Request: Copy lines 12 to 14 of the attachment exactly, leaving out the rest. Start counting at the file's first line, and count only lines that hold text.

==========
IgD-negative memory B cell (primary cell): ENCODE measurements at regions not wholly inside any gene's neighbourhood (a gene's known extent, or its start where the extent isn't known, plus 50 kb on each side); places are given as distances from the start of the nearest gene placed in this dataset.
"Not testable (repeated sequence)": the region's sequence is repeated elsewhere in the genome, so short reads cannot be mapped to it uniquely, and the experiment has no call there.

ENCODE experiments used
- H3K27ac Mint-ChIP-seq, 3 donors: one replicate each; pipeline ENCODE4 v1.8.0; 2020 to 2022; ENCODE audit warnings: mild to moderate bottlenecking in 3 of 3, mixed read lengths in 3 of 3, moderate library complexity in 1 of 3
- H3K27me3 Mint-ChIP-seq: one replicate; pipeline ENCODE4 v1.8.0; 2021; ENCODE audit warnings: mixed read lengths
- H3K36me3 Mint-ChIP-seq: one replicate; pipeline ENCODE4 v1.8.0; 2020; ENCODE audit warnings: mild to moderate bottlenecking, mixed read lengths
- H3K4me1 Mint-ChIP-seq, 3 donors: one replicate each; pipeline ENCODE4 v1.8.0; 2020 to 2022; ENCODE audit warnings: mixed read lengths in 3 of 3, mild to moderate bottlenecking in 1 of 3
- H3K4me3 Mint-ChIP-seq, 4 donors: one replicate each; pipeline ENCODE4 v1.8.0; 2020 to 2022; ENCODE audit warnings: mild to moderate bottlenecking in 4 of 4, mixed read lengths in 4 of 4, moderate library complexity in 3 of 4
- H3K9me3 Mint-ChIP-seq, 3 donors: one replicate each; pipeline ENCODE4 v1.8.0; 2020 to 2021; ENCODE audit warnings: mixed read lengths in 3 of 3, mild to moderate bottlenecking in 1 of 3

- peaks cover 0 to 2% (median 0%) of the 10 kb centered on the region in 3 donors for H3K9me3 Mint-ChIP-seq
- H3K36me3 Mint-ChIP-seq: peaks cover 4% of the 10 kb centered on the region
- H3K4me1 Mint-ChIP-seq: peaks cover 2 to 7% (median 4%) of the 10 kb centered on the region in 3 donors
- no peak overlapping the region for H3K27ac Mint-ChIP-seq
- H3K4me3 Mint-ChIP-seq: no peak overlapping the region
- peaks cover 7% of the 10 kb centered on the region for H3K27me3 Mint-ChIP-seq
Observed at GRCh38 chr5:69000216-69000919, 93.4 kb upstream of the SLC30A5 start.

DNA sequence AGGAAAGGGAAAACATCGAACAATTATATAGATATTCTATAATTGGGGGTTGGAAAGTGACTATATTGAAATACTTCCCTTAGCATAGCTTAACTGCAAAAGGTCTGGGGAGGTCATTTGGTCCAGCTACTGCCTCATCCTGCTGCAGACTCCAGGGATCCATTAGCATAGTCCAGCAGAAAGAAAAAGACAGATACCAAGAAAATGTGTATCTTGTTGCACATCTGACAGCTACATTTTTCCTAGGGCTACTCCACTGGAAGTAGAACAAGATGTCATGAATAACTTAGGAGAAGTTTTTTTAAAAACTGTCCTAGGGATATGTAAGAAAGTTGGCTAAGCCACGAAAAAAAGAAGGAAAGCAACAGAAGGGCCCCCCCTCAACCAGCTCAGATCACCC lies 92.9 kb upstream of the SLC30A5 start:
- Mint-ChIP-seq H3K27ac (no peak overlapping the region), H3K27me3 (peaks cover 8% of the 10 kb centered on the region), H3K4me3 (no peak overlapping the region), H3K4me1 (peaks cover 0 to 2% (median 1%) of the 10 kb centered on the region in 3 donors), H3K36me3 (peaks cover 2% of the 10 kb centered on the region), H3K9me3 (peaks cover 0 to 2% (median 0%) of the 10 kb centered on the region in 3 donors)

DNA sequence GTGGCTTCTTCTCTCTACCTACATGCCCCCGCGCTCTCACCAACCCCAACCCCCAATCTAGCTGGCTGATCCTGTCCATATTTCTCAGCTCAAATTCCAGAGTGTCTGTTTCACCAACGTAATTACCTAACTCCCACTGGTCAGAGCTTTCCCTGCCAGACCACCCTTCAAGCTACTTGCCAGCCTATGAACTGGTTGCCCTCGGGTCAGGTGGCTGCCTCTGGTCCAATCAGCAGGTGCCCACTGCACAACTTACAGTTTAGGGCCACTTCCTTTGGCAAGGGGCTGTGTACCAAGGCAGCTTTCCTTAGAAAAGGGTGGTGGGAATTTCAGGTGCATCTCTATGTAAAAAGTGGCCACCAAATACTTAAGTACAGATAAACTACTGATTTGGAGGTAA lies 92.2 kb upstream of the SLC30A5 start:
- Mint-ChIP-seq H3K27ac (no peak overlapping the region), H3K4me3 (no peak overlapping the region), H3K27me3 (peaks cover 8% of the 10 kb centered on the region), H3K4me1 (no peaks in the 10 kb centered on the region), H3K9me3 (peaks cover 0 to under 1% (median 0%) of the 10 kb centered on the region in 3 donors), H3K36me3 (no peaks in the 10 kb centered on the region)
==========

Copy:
- H3K4me1 Mint-ChIP-seq: peaks cover 2 to 7% (median 4%) of the 10 kb centered on the region in 3 donors
- no peak overlapping the region for H3K27ac Mint-ChIP-seq
- H3K4me3 Mint-ChIP-seq: no peak overlapping the region